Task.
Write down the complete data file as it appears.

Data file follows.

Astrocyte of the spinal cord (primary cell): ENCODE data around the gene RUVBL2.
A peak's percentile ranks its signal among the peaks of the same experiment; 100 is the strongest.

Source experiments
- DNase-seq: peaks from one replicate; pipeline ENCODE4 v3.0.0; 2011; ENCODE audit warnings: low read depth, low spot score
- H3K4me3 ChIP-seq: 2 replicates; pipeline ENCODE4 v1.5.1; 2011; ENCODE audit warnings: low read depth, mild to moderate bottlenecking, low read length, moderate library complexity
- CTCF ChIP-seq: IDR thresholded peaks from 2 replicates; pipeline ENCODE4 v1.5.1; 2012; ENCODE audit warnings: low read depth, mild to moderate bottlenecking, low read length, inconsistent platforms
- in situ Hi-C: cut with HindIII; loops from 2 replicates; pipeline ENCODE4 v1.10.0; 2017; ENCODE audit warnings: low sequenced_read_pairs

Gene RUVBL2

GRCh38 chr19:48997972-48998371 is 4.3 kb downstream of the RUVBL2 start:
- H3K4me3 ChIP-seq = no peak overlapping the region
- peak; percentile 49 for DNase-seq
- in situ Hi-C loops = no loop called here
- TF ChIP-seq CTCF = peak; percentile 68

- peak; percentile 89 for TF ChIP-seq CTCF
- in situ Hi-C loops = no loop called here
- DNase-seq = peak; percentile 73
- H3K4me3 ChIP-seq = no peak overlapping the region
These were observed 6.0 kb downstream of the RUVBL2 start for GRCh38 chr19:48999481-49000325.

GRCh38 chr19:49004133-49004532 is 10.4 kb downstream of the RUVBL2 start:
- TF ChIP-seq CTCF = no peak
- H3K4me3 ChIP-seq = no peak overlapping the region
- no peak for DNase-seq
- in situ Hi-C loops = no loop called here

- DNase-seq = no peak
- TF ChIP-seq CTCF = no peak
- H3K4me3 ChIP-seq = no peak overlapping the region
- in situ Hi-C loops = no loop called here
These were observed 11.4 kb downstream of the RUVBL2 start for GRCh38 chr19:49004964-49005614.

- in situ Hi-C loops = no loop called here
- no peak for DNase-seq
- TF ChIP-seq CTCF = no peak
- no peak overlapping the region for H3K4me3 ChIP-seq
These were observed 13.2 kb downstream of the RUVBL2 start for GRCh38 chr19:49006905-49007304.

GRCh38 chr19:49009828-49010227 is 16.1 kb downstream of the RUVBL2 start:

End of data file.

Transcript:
Astrocyte of the spinal cord (primary cell): ENCODE data around the gene RUVBL2.
A peak's percentile ranks its signal among the peaks of the same experiment; 100 is the strongest.

Source experiments
- DNase-seq: peaks from one replicate; pipeline ENCODE4 v3.0.0; 2011; ENCODE audit warnings: low read depth, low spot score
- H3K4me3 ChIP-seq: 2 replicates; pipeline ENCODE4 v1.5.1; 2011; ENCODE audit warnings: low read depth, mild to moderate bottlenecking, low read length, moderate library complexity
- CTCF ChIP-seq: IDR thresholded peaks from 2 replicates; pipeline ENCODE4 v1.5.1; 2012; ENCODE audit warnings: low read depth, mild to moderate bottlenecking, low read length, inconsistent platforms
- in situ Hi-C: cut with HindIII; loops from 2 replicates; pipeline ENCODE4 v1.10.0; 2017; ENCODE audit warnings: low sequenced_read_pairs

Gene RUVBL2

GRCh38 chr19:48997972-48998371 is 4.3 kb downstream of the RUVBL2 start:
- H3K4me3 ChIP-seq = no peak overlapping the region
- peak; percentile 49 for DNase-seq
- in situ Hi-C loops = no loop called here
- TF ChIP-seq CTCF = peak; percentile 68

- peak; percentile 89 for TF ChIP-seq CTCF
- in situ Hi-C loops = no loop called here
- DNase-seq = peak; percentile 73
- H3K4me3 ChIP-seq = no peak overlapping the region
These were observed 6.0 kb downstream of the RUVBL2 start for GRCh38 chr19:48999481-49000325.

GRCh38 chr19:49004133-49004532 is 10.4 kb downstream of the RUVBL2 start:
- TF ChIP-seq CTCF = no peak
- H3K4me3 ChIP-seq = no peak overlapping the region
- no peak for DNase-seq
- in situ Hi-C loops = no loop called here

- DNase-seq = no peak
- TF ChIP-seq CTCF = no peak
- H3K4me3 ChIP-seq = no peak overlapping the region
- in situ Hi-C loops = no loop called here
These were observed 11.4 kb downstream of the RUVBL2 start for GRCh38 chr19:49004964-49005614.

- in situ Hi-C loops = no loop called here
- no peak for DNase-seq
- TF ChIP-seq CTCF = no peak
- no peak overlapping the region for H3K4me3 ChIP-seq
These were observed 13.2 kb downstream of the RUVBL2 start for GRCh38 chr19:49006905-49007304.

GRCh38 chr19:49009828-49010227 is 16.1 kb downstream of the RUVBL2 start: